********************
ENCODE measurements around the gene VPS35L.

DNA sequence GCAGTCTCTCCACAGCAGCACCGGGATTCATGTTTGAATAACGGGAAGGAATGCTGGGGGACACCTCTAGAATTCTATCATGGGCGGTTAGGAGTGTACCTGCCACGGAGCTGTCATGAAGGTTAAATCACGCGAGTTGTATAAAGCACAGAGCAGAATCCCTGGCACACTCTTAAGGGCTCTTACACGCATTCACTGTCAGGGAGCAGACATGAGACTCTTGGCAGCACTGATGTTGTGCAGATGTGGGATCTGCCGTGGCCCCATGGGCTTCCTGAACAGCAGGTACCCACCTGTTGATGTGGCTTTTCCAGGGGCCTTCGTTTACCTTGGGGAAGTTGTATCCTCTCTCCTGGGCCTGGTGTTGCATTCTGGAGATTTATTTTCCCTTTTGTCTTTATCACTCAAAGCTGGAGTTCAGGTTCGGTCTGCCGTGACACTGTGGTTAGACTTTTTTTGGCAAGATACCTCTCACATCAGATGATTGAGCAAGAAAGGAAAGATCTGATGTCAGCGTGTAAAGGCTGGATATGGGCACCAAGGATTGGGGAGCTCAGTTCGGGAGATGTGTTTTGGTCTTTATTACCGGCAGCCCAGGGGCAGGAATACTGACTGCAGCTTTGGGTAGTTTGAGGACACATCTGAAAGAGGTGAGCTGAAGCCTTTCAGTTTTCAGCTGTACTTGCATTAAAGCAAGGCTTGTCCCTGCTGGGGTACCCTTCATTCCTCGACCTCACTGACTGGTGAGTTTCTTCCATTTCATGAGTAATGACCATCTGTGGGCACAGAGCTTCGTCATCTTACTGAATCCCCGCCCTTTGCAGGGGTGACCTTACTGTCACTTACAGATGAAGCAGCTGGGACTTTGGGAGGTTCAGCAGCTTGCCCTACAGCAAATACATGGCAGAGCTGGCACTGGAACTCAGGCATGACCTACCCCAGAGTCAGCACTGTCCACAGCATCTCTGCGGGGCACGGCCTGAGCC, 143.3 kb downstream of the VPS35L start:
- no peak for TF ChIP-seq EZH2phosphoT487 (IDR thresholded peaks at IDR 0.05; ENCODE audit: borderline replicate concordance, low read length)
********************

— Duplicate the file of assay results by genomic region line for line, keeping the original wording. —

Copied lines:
ENCODE measurements around the gene VPS35L.

DNA sequence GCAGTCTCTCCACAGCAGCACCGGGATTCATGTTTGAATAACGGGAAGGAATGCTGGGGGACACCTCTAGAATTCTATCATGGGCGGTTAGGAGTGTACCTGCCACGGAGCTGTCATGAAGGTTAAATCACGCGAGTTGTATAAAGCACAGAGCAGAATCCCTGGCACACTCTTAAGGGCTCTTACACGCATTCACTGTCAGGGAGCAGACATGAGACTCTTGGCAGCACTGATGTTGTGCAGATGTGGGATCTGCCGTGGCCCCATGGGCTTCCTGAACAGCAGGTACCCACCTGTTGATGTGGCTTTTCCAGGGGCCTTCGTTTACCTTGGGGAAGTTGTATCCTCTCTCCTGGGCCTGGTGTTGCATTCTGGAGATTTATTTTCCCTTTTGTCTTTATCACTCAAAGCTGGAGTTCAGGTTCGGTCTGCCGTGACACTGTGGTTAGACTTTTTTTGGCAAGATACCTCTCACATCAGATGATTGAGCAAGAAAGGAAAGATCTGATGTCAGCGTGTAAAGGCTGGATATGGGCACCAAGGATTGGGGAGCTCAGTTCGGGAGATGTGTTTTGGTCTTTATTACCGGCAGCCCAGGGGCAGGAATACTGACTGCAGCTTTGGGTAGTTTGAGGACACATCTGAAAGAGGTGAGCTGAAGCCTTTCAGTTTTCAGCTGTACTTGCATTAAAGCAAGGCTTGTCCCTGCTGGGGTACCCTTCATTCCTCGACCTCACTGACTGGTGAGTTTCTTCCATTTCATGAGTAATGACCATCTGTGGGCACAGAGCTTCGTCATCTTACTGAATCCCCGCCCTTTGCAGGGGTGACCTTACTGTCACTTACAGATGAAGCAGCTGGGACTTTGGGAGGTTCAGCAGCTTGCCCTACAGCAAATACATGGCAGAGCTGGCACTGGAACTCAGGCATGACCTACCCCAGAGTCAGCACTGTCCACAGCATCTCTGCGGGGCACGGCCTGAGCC, 143.3 kb downstream of the VPS35L start:
- no peak for TF ChIP-seq EZH2phosphoT487 (IDR thresholded peaks at IDR 0.05; ENCODE audit: borderline replicate concordance, low read length)